The book follows the complex relationship of the two and was, I felt – particularly towards the end – a story of unrequited love.

Johnno could be said to have three central characters – Johnno, Dante and the city of Brisbane. The shadowy damp of the Queenslander homes and the idiosyncracies of  wartime Brisbane of Malouf’s 1940s childhood are palpable throughout the novel. In fact, I finished the book feeling as though I’d got to know the otherwise unfamiliar city more than the mysterious human characters themselves.

Calling this book semi-autobiographical seems ironic to me. It is in fact a fictionalised biography of Johnno (based on Malouf’s real-life friend John Milliner who died in similar circumstances to the fictional Johnno in 1962, as revealed in the epilogue), but little is revealed about the first-person Malouf character, Dante – except as he relates to Johnno. The fact he is only known by the name given to him by Johnno is testament to that. If this book is autobiographical, it is only in the sense that it is the story of the part of his life that was touched by his friend.

This is a short book and therefore a relatively quick – but extremely rewarding – read. It’s the type of book you could easily pick up again and again, and take more from it with each reading. Johnno is poetic but unrestrained. Funny, but heartbreaking. I highly recommend it.

PANIC by David Marr

image collage: PanicPanic cover image

It is highly telling of the nature of the language that surrounds refugees in Australia that as a child, before I knew the correct definition of the phrase ‘asylum seeker’, I thought it was some sort of dangerous weapon of war – probably because of another phrase I knew from my brother’s video games: heat-seeking missile. So, when the press reported in large fonts or alarmed tones that ‘asylum seekers’ were headed for our shores, the ensuing panic seemed wholly justified to my young, wide-eyed self. Had I known the true definition of the term – to seek shelter from persecution – I may have been a little more perplexed about the anger and fear generated by, as Marr puts it, these “wretched men and women arriving on our shores in leaky fishing boats”.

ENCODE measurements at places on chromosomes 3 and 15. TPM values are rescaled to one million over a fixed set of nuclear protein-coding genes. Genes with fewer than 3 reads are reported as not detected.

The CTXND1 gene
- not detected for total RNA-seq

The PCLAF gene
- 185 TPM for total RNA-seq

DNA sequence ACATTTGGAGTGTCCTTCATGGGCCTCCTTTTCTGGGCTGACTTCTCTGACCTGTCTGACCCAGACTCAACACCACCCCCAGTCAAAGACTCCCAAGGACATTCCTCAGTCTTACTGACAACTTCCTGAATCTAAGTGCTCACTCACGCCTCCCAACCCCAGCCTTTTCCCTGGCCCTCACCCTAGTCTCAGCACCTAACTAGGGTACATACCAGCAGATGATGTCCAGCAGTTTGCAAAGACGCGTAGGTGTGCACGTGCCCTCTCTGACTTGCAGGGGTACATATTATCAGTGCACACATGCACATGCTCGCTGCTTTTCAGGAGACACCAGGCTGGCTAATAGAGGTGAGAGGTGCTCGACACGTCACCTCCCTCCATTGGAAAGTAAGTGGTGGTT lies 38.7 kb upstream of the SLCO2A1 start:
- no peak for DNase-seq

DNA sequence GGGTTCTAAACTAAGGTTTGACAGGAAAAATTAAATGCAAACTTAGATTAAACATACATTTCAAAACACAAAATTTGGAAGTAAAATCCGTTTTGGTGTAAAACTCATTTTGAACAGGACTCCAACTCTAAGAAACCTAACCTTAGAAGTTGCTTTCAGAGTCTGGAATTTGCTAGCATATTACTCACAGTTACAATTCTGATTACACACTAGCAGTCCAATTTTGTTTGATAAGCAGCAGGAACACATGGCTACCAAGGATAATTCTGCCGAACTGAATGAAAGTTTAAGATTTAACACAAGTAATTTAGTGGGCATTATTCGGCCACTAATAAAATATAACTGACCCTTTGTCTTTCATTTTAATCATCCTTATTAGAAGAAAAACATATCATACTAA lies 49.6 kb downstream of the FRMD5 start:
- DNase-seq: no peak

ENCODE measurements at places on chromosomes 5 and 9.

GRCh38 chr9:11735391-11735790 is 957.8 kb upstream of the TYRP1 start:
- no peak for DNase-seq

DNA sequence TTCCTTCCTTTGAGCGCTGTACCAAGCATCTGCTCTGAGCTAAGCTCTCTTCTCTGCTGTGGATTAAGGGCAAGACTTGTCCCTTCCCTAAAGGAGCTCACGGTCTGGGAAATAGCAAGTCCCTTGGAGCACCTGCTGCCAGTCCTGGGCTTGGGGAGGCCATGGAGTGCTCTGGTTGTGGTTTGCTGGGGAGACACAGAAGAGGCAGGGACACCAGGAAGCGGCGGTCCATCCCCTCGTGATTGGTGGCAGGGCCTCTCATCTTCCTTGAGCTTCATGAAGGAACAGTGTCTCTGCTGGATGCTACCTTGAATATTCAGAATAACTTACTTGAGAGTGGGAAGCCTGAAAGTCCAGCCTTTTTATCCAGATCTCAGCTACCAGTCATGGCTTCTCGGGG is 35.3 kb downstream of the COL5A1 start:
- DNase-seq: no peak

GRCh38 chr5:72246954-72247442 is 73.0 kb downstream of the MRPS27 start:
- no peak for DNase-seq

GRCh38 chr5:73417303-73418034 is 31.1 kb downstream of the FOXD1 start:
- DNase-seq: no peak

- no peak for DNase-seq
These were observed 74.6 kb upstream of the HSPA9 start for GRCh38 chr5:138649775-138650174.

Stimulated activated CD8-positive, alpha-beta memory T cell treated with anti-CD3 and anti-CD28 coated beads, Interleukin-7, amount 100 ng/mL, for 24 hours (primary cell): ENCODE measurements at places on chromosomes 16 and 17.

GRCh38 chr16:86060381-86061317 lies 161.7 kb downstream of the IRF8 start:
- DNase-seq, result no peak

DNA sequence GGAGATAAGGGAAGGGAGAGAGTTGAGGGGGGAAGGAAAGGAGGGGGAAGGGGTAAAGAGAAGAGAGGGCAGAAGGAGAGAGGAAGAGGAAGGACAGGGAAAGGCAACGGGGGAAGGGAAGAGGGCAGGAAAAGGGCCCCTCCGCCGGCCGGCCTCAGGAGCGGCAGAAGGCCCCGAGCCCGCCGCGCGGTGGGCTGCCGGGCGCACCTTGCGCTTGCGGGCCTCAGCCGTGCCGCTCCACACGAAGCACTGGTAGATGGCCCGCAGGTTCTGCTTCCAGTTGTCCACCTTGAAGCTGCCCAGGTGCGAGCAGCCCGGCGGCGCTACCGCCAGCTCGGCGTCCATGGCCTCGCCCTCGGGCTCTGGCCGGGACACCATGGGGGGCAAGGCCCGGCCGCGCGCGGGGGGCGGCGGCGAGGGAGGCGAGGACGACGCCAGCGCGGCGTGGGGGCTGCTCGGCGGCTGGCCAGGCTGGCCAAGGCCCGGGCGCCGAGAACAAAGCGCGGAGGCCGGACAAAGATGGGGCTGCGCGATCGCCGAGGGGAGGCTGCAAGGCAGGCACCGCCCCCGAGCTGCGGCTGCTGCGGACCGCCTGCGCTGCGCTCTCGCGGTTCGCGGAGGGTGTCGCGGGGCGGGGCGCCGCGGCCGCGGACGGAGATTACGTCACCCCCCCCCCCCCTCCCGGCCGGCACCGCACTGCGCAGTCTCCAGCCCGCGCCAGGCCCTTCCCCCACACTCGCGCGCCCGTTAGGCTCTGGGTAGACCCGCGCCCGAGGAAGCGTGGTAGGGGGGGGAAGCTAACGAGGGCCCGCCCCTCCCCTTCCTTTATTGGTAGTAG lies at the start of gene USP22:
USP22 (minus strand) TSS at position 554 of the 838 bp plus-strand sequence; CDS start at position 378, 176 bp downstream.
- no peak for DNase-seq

Panic by Australian journalist David Marr is a collation of much of his writing from the past decade, with postscripts for the present date in each chapter, plus an overarching introductory chapter explaining and examining the premise of the book: to bring light to (or, as he says, “bell the cat” of) Australia’s capacity to generate irrational bouts of fear (moral panics), and for those fears to be used by politicians and the press to manipulate the voting public.

I felt like I was bursting out of my skin with frustration reading this book. Not by Marr’s writing – he presents his opinions logically and eloquently – but with the injustices and often ludicrousness of the issues he discusses. I could think of more than a few people who would benefit from reading his ‘other side of the story’ – largely the story put forward by a few loud and powerful voices of the likes of Alan Jones with such red-faced, frothing gusto.

Chapters in this book cover everything from the rise of Australia’s One Nation party leader, Pauline Hanson (“a white woman sticking up for old White Australia” – not that it’s all that old; the racist-by-definition policy was only dismantled in the 1970s); to the absence of any constitutional rights in Australia “to protect us all from the madness that sweeps nations from time to time”; Aboriginal land rights; the Cronulla riots; homosexuality and gay marriage; the failed war on drugs; and the moral panic ignited by Bill Henson’s controversial photography (Marr has also written a book about the latter topic).

I breathed a sigh of relief when Marr mentioned of the Chaser stunt (watch it on YouTube here) during APEC in 2007 – an effective and hilarious up-yours to the powers at be, and clear demonstration of the purely rhetorical nature of the highly visible lockdown that made Sydney look like a prison. “Howard looked foolish,” Marr says. “Australia laughed all the way to the polls. Panic can’t take a joke.”